Just a quick note concerning the session sync on a Palo Alto Networks firewall cluster: Don’t trust the green HA2 bubble on the HA widget since it is always “Up” as long as the HA interface is up. It does NOT indicate whether the session sync is working or not. You MUST verify the session count on the passive unit to be sure. Here are some details:
I am using an almost hidden FTP server in my DMZ behind a Palo Alto Networks firewall. FTP is only allowed from a few static IP addresses, hence no brute-force attacks on my server. Furthermore, I have an “allow ping and traceroute from any to DMZ” policy since ping is no security flaw but really helpful while troubleshooting.
Now, here comes the point: My FTP server logfile showed dozens of connections from many different IP addresses from the Internet. WHAT? For the first moment I was really shocked. Have I accidentally exposed my FTP server to the Internet? Here is what happened:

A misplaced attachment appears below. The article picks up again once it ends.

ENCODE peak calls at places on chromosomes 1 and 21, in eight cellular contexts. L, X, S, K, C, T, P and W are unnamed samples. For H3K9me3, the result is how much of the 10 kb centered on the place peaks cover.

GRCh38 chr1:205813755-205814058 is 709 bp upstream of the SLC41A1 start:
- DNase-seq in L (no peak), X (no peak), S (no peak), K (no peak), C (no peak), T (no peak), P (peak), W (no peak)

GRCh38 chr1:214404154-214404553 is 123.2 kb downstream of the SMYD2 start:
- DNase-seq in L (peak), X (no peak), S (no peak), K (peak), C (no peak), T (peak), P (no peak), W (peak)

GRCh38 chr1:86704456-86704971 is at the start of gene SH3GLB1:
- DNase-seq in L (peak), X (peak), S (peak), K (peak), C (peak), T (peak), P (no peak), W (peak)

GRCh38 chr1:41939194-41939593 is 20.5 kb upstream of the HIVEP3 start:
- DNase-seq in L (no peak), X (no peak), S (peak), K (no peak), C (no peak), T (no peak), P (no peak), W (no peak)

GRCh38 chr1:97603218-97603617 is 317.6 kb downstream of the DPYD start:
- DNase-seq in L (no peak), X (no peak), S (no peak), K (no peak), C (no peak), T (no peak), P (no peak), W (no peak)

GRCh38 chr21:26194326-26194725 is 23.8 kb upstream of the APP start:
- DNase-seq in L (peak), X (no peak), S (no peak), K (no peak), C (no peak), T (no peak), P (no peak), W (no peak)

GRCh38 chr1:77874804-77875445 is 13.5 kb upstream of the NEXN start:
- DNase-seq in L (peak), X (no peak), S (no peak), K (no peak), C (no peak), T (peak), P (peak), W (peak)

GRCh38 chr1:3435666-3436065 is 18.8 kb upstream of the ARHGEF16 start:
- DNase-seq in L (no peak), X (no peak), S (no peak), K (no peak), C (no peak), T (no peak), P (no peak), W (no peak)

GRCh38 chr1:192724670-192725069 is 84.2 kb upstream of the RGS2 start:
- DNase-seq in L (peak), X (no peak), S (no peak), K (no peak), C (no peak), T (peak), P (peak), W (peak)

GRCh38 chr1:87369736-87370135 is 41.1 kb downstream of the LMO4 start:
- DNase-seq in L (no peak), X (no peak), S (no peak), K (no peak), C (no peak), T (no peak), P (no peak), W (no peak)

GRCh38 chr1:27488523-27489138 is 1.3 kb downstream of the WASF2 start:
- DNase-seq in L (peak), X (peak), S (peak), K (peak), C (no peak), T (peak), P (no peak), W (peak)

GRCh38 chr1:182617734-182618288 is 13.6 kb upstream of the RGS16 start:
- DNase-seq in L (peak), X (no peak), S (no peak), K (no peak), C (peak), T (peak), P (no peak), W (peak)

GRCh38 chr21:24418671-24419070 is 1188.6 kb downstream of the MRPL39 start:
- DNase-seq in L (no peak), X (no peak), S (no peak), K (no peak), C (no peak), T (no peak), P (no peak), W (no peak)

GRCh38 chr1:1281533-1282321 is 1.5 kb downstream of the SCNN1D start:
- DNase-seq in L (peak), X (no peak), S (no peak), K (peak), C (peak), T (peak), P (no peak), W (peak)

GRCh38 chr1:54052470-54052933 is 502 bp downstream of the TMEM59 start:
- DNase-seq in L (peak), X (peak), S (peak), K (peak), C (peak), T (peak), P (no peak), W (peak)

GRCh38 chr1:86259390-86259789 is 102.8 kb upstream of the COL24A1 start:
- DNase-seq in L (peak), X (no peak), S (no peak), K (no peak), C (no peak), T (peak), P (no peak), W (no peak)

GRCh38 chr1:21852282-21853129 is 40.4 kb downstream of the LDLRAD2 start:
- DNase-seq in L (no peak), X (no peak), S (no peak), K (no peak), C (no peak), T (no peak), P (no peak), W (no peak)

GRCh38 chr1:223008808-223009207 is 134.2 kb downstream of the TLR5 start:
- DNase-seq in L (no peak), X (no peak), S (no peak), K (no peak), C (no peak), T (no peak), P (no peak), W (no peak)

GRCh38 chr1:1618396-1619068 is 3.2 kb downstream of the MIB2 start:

And one more IPsec VPN post, again between the Palo Alto Networks firewall and a Fortinet FortiGate, again over IPv6 but this time with IKEv2. It was no problem at all to change from IKEv1 to IKEv2 for this already configured VPN connection between the two different firewall vendors. Hence I am only showing the differences within the configuration and some listings from common CLI outputs for both firewalls.
Towards the global IPv6-only strategy ;) VPN tunnels will be used over IPv6, too. I configured a static IPsec site-to-site VPN between a Palo Alto Networks and a Fortinet FortiGate firewall via IPv6 only. I am using it for tunneling both Internet Protocols: IPv6 and legacy IP.
While it was quite easy to bring the tunnel “up”, I had some problems tunneling both Internet Protocols over the single phase 2 session. The reason was some kind of differences within the IPsec tunnel handling between those two firewall vendors. Here are the details along with more than 20 screenshots and some CLI listings.